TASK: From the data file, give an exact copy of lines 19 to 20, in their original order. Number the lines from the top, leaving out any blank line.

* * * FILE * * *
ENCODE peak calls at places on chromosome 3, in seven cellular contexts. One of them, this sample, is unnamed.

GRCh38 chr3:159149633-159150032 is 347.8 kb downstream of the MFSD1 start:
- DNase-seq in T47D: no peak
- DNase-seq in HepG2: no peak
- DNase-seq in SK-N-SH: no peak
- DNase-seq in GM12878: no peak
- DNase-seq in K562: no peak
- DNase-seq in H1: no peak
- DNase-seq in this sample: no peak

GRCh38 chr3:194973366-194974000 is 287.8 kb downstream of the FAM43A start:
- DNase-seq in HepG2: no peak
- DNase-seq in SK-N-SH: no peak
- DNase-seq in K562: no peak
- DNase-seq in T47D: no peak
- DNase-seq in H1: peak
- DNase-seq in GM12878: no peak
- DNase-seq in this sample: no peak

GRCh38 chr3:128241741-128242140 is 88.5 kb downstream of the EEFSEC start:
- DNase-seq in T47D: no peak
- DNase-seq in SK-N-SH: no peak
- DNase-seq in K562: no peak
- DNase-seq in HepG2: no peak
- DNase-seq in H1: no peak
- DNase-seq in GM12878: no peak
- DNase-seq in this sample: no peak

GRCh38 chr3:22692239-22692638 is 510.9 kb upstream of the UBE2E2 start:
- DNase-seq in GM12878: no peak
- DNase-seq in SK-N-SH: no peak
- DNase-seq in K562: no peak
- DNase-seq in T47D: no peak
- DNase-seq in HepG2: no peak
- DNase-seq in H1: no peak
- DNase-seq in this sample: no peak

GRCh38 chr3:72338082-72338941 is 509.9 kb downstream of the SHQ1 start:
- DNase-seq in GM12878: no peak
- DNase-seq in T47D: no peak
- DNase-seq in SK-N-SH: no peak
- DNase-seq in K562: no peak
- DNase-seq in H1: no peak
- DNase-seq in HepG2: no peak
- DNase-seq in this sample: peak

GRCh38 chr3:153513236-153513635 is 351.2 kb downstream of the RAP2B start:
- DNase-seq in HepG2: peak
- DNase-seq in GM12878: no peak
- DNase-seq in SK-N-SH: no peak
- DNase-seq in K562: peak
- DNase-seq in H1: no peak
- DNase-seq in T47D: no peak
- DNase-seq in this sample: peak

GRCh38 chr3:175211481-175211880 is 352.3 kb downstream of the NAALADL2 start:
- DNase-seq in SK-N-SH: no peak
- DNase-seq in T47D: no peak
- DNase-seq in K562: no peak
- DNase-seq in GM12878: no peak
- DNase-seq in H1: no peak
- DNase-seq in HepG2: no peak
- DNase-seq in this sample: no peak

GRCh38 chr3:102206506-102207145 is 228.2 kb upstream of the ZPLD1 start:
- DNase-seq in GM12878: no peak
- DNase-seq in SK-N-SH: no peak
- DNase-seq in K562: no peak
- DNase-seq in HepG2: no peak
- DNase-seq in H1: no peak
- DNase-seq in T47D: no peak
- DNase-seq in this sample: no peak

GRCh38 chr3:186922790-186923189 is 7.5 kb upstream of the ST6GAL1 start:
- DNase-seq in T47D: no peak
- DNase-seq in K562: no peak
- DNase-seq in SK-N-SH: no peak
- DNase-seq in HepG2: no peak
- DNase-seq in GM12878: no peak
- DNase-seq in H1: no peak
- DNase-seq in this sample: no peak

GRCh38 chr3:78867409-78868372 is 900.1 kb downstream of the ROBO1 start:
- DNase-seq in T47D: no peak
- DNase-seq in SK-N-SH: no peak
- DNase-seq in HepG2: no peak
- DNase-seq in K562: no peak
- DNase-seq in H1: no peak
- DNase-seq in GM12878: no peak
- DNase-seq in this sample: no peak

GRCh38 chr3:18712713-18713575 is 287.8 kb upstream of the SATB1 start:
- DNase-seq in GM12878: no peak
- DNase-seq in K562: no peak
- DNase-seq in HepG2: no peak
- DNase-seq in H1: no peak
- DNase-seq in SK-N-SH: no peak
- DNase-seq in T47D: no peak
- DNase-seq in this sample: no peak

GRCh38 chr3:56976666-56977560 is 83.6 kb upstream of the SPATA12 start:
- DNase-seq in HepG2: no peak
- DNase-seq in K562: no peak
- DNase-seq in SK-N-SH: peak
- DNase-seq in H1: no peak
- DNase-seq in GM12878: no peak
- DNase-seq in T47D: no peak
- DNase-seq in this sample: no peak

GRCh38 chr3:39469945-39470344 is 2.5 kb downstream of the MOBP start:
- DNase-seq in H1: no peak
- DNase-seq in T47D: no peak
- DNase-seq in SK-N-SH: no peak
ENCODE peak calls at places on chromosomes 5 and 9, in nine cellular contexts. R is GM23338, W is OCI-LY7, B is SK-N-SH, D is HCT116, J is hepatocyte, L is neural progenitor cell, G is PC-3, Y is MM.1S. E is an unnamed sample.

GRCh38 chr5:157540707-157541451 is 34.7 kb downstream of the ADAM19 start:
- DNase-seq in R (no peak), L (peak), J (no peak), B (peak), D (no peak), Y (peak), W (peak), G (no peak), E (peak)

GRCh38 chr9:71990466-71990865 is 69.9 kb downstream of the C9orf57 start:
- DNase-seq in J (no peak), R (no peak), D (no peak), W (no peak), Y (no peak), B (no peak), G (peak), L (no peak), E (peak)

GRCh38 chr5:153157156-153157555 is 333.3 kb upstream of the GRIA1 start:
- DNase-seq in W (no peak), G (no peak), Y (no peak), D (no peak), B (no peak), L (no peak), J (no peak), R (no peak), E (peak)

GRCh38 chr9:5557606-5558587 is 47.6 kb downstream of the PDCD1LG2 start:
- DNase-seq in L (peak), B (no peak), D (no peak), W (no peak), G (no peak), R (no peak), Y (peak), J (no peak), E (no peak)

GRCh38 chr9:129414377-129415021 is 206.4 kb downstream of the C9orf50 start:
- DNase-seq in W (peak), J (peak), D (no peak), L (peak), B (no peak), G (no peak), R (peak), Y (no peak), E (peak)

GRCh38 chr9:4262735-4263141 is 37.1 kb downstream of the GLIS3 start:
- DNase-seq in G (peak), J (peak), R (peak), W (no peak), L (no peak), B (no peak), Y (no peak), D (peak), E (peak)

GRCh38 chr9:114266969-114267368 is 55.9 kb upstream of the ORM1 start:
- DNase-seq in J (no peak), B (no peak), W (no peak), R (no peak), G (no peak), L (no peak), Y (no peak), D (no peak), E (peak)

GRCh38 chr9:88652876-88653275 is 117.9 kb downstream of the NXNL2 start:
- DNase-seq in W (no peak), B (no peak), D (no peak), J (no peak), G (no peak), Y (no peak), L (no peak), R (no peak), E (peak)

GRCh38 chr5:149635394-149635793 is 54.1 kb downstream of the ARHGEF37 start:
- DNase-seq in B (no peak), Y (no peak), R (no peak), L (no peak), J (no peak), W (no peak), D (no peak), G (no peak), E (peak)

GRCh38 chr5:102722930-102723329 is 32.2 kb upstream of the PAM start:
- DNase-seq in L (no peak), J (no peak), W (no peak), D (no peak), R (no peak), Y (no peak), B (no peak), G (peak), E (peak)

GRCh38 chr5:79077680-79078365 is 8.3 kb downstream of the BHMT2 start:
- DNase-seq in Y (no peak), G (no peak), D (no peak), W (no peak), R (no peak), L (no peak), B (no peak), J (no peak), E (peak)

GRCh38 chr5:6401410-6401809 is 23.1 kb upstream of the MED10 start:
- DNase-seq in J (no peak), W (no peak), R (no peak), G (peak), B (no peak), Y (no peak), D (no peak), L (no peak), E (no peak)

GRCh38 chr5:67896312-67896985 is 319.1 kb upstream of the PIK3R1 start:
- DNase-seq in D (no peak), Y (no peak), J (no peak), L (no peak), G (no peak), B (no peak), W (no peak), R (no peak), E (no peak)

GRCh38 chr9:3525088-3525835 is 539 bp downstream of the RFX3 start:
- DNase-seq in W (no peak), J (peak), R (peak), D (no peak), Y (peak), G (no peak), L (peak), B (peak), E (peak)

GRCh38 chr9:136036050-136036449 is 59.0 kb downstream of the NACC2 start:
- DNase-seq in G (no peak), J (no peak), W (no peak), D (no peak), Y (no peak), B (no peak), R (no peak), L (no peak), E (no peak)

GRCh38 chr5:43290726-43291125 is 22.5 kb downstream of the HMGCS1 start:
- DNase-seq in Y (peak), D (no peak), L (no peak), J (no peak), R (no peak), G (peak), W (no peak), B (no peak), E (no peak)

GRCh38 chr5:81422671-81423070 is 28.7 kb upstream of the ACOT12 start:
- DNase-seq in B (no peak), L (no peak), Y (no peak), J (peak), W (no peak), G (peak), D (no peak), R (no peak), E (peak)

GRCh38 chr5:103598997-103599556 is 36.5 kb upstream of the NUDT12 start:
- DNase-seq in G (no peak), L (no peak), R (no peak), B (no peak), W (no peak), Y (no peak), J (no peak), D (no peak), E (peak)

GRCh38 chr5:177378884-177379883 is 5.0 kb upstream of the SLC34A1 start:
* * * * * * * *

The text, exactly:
- DNase-seq in T47D: no peak
- DNase-seq in SK-N-SH: no peak